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ViewsLetter on Provisioning 21 July 2003 #25

A fortnightly look at provisioning automationchips to business software.
IN THIS ISSUE:
 Back OnLine with a New List Server
 The Key to Encryption Is Key Management (It's a Provisioning Issue)
>>Analysis
VPN BASED ON ENCRYPTION
DEPENDS ON KEY MANAGEMENT
By William A. Flanagan, Editor and Publisher
There's been a huge rise in concern over information security. In
the past year many service providers have added Virtual Private
Networks (VPNs) to their portfolios. Most are based on encryption
as the main protection for messages while they cross the Internet.
Most people in IT, MIS, and networking know the rudiments of
symmetrical encryption: an encryption algorithm operates on the
plain text using a "key" (some information that fundamentally
represents a string of digital bits). The ciphertext looks like
gibberisha good algorithm will make the characters nearly random
(which is why encrypted text doesn't compress). To recover the
original text, an inverse "decryption" process applies the same key to
the ciphertext.
For protecting your PC, hard drive, or selected files on the server,
Symmetrical Encryption works very well. A single user performs
both operations, so only one person needs to know the key ("A secret
may be kept by two people, but only if one of them is dead.")
Networking assumes at least two people, in different locations, making
the key (called a "shared secret" key) much harder to keep
secret. First, how do you deliver a secret key in the first
place? The government used to send armed couriers around the
world, regularly bringing sites their new keys. Now it's common
for parts of keys to be sent via different methods: mail, radio,
adoption of a commonly published commodity price, etc. A spy
needs to intercept all the pieces and assemble them in correct order to
steal the key.
When an enterprise, Government organization, or VPN service provider
has 100,000 employees or customers, neither it nor any user can handle
the number [almost (onehalf)(Nsquared)] of keys needed for
symmetrical encryption. The VPN, in particular, must offer
anytoany privacy, with little or no lead time to distribute a shared
key to each pair of parties on a connection. The solution is the
"Public Key Exchange" invented by Diffie and Hellman ("pass the
DiffieHellmans") and the RSA (Rivest, Shamir, Adleman) encryption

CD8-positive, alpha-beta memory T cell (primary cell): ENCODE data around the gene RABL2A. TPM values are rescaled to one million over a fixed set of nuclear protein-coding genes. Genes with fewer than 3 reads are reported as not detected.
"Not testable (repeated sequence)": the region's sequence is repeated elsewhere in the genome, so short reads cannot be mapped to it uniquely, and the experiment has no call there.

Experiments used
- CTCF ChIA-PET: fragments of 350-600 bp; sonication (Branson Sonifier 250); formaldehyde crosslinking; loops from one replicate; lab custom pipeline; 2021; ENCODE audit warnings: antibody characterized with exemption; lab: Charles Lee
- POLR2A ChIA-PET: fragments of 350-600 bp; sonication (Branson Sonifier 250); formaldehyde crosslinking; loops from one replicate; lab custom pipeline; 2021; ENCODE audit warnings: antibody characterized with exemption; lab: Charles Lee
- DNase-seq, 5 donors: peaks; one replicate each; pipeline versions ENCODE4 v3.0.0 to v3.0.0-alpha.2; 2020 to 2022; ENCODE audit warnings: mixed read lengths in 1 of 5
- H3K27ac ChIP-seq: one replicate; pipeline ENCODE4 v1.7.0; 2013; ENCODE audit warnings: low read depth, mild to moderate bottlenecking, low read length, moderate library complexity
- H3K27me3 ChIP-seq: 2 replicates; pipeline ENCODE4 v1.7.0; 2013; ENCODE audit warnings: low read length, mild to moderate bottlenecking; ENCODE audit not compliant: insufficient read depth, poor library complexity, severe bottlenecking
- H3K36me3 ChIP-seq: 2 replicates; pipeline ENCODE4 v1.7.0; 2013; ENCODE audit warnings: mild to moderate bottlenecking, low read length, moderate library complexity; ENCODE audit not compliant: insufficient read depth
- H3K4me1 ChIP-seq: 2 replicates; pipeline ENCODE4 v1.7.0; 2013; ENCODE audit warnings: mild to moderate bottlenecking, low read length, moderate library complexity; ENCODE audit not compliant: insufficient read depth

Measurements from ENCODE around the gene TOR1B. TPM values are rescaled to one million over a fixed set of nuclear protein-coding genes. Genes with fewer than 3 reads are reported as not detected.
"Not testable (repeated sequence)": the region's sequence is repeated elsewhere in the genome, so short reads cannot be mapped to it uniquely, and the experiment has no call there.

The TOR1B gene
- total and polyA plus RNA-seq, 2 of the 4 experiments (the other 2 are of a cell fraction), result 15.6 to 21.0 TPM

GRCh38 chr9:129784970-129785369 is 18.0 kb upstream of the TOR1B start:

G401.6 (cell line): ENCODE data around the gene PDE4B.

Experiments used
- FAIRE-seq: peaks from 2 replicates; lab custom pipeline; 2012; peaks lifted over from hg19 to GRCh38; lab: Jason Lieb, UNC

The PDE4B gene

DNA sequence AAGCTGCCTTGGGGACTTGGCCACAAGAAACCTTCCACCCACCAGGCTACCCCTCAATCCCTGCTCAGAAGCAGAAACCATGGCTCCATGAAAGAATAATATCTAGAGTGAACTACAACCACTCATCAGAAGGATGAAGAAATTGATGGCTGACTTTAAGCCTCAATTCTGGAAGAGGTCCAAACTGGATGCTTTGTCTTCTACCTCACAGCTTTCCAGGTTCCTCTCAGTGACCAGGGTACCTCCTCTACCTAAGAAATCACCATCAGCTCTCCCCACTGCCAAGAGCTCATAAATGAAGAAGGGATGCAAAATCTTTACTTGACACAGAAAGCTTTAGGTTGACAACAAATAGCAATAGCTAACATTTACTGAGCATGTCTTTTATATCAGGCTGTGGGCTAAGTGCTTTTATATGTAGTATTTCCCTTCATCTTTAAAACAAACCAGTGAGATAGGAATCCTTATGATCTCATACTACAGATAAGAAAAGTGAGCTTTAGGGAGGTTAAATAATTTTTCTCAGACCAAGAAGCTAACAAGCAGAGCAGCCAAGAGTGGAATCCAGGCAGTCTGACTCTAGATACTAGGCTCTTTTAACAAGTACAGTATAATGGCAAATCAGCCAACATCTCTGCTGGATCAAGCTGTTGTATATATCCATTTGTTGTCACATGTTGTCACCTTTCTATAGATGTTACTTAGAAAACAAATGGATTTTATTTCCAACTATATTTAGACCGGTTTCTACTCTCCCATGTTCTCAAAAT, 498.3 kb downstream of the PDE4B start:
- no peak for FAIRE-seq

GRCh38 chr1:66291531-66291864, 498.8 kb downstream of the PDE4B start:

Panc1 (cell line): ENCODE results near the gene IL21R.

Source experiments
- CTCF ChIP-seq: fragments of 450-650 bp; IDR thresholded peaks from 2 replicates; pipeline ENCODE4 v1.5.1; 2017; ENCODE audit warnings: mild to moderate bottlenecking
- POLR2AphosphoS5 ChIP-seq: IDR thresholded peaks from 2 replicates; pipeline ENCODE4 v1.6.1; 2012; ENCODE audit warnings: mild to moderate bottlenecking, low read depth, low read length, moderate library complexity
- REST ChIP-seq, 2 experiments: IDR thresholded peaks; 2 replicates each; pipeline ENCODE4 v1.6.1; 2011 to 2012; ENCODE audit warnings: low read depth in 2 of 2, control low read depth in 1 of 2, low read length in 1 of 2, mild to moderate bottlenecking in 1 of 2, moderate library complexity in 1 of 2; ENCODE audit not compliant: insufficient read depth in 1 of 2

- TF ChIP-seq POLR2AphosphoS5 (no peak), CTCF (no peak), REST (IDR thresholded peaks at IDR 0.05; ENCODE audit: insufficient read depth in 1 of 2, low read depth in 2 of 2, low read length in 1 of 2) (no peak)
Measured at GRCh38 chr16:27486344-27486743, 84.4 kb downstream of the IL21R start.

algorithm.
For service providers and large organizations, the number of keys for N users drops to N.
Unless you are writing a program that needs to encrypt, you probably
don't want to do the real math (see Schneier's book "Applied
Cryptography" for more detail). In rough outline, the process
gives each user in the system a precalculated private key (that must
be kept secret) and a "public key." The best part is that every
user and/or encryption device can get these keys in advance, before
knowing with whom a transmission will be encrypted. The public
parts are openly published on a server, included in email signatures,
etc.
To send you an encrypted message, I generate an encryption key for
"just us" from your "public key" and my "private key." I don't
know your private key, but your public key combined with my private key
creates a number unique to us. To decrypt the message you can
regenerate the "just us" value from your own private key and my public
key.
A public key includes the product of two very large prime numbers, and
another carefully selected number. The private key is calculated
from modular arithmetic on the two large primes (which are not
themselves needed after this calculation, and aren't known to either
user). Security relies on the extreme difficulty of factoring the
large public key number into its two prime numbers.
But how can you be sure a public key really belongs to the person who
appears to be sending a message? You ask someone you trust:
a Certification Authority (CA).
A CA is a server with responsibility for generating pairs of public and
private keys, and assigning them to individuals or entities. How
do you know which server to ask? Its in the Certificate, the
"wrapper" that holds your correspondent's public key; the name,
organization, etc. of the assigned user; issuing CA;
expiration date; and other information. The CA "signs" this
set with its private key, so you can confirm it with the CA's public
key.
How do you know the CA's public key is valid? Ask a higher
(certificate) authority. Yes, this process is iterative, leading
you to a master server for your own organization, or to a global "root"
CA (of which there are several).
Browsers contain a set of public keys (certificates) for various
CAs. They can expire (as many did around Y2K time). They
can also be faked by a "man in the middle" exploitvery difficult and
therefore unlikely to affect you. Thieves have easier ways to get
informationbribery, breakins, etc.
A CA should track and publish not only valid certificates, but also
revoked ones. Compromised certificates should be cancelledevery
time an employee leaves or whenever a private key is exposed.
Good practice requires that a recipient of a certificate check its
authenticity and current validity with the appropriate CA.
All the key generators, CAs, and related encryption devices constitute
Public Key Infrastructure (PKI), to support Public Key Encryption
(PKE). The subject is quite complex, and we've only touched on
some of the issues. The main point to take from this issue is
that PKI, being automated, seems to be the scalable way to approach key
management in large organizations and on public networks.
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Updated: July 2004